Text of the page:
Red Bank voters will have 11 candidates to choose from when they elect a five-member charter study commission November 2
Here’s what candidate Mike DuPont had to say in response to a questionnaire sent to all contenders by redbankgreen.
Address: 87 South Street
Length of residence: 30 years
Is Red Bank’s present form of government problematic?
Red Bank’s present form of government has been called “ancient” and “problematic” by its Mayor and Council. The Red Bank Charter Study Commission needs to review and determine if Red Bank’s present form of government hears and serves its residents. The Commission also needs to determine whether the Borough’s operation could be more economical and efficient under a changed form of government. The Commission needs to seek answers to questions like “are the day-to-day operations of the government handled effectively”, “does the present form of government provide adequate representation for all citizens”, “what are the major strengths and weaknesses of the present form of government”?
There is a clear perception by Red Bank residents that the current government does not serve the needs of the residents, their voices are not heard and transparency is lacking. The Commission needs to determine if it is because of the current form of government or the deafness of its leaders.
What would you bring to the table as a commission member?
I have been an attorney for over 35 years. I have represented Municipalities, Planning and Zoning Boards and Construction Board of Appeals. Additionally, I previously served as an elected official here in Red Bank for over nine (9) years. I also served on the Red Bank Zoning Board for 11 years and was a member of the Red Bank River Center Board. I believe that my experience as an attorney, volunteer and elected official here in Red Bank will add key insight and valuable understanding to the Red Bank Charter Study Commission. My experience will enable me to bring a wealth of knowledge and practical solutions to the Commission as well as allow me to be effectively advocate for the betterment of Red Bank and its citizens.
***** ELECTION GUIDE *****
• The election of the five-member charter study commission is on the ballot along with a referendum on whether the five-member commission should be formed to review Red Bank’s 113-year-old form of government.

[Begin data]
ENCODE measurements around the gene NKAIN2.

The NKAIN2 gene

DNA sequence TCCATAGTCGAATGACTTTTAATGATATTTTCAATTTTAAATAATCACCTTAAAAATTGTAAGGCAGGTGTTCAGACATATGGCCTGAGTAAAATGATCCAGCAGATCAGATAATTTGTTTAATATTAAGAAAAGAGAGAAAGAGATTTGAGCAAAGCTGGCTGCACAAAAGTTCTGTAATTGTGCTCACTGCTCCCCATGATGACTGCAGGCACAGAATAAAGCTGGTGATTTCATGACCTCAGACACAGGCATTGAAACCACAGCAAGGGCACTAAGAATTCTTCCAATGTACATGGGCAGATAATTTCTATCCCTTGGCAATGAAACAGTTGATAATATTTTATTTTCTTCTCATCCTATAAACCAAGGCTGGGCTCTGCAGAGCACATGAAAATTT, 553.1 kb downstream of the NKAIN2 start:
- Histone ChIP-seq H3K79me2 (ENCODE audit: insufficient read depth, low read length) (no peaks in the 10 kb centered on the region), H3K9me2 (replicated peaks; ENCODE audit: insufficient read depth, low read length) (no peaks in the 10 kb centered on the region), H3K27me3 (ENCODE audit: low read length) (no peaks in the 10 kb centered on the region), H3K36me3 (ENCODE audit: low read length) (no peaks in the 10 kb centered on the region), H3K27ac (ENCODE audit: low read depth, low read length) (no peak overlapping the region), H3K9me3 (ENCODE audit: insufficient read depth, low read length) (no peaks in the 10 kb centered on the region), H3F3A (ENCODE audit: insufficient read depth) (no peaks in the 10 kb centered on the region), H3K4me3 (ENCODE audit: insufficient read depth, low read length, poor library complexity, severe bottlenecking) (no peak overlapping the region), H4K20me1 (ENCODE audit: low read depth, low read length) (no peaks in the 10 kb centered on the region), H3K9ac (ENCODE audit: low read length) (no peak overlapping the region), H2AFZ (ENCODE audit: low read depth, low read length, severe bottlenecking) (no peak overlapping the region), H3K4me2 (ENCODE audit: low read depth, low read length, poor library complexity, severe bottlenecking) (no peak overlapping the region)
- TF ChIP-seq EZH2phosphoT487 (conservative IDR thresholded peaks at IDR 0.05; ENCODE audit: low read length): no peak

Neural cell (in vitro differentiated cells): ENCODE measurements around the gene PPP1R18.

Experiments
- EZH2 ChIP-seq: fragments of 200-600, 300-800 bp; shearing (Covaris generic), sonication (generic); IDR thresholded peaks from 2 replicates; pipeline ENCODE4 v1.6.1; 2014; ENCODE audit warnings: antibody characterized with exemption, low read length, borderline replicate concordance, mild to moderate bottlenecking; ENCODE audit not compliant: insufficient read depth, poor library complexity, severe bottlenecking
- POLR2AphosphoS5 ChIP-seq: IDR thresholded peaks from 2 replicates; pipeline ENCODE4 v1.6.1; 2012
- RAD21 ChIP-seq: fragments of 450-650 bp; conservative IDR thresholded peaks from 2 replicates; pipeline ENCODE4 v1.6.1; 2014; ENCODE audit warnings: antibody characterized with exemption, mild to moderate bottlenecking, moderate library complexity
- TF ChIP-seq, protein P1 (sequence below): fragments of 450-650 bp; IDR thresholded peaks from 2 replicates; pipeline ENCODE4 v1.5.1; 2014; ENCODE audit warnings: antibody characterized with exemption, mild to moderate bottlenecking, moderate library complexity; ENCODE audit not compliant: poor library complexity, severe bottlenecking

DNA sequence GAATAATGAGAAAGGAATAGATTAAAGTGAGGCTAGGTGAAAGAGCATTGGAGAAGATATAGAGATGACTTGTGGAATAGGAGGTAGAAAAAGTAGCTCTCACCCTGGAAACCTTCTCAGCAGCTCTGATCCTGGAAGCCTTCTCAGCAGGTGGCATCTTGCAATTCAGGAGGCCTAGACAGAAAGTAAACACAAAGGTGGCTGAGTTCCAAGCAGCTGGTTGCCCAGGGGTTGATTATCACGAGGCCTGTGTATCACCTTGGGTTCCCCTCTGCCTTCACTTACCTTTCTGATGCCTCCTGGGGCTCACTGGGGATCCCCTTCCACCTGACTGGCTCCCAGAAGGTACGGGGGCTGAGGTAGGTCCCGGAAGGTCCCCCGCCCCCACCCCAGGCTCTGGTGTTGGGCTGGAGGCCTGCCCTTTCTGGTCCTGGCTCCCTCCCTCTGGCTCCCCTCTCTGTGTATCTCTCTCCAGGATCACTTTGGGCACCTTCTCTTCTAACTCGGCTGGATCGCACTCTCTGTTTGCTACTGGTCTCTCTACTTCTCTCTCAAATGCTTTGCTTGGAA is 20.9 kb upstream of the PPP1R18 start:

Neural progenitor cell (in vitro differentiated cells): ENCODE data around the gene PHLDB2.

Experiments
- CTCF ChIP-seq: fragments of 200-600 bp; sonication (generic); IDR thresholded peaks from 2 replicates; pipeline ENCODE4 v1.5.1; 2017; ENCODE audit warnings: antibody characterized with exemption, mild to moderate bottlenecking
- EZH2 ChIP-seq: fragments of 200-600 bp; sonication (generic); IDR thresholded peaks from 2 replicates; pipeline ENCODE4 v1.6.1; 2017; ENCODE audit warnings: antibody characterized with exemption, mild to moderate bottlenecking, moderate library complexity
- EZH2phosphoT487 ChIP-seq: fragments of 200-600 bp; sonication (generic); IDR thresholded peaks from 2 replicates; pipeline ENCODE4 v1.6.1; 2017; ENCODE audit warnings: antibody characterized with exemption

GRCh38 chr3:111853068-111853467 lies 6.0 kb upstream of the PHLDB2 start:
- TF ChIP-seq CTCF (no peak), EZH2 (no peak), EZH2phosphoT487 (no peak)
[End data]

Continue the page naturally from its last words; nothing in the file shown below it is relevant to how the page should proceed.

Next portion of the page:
Here’s the specific wording of the public question:
Shall a charter commission be elected to study the charter of the Borough of Red Bank and to consider a new charter or improvements in the present charter and to make recommendations thereon?
If the referendum passes, the commission’s eventual recommendation to the council could lead to change in the form of government used by Red Bank since 1908.
If the referendum fails, the election of the commissioners would be moot. Voters may choose candidates even if they vote ‘no’ on the question about the charter study.
• Find the Red Bank ballot here.
• For information on the various ways to cast your vote, check out this article. It includes information on mail-in ballots and early, in-person voting, which begins October 23.
Information about election-related deadlines is here.
• Monmouth County election offices (300 Halls Mill Road, Freehold Township) will offer extended hours to allow voters to apply for and drop off vote-by-mail ballots. The offices will be open on Friday, October 29 from 8:30 a.m. to 7 p.m., and Saturday, October 30 from 8:30 a.m. to 1 p.m.
• In-person, election day voting will take place at the polling stations shown below. Polls will be open from 6 a.m. to 8 p.m.
Note that in-person, election day voting for residents of the 1st and 8th districts will take place at borough hall (90 Monmouth Street).
• Finally, here’s a video on using Monmouth County’s new digital voting machines, which employ touchscreen technology familiar to users of smartphones and tablets:
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